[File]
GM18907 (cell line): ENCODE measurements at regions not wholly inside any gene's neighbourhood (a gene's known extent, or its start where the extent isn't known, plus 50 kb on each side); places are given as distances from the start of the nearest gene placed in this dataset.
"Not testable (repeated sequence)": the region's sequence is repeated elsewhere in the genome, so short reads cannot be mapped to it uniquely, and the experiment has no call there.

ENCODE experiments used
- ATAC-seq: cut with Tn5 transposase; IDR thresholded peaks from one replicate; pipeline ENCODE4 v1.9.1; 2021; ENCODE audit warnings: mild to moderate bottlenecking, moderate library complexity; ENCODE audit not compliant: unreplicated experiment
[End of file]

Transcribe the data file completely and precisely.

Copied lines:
GM18907 (cell line): ENCODE measurements at regions not wholly inside any gene's neighbourhood (a gene's known extent, or its start where the extent isn't known, plus 50 kb on each side); places are given as distances from the start of the nearest gene placed in this dataset.
"Not testable (repeated sequence)": the region's sequence is repeated elsewhere in the genome, so short reads cannot be mapped to it uniquely, and the experiment has no call there.

ENCODE experiments used
- ATAC-seq: cut with Tn5 transposase; IDR thresholded peaks from one replicate; pipeline ENCODE4 v1.9.1; 2021; ENCODE audit warnings: mild to moderate bottlenecking, moderate library complexity; ENCODE audit not compliant: unreplicated experiment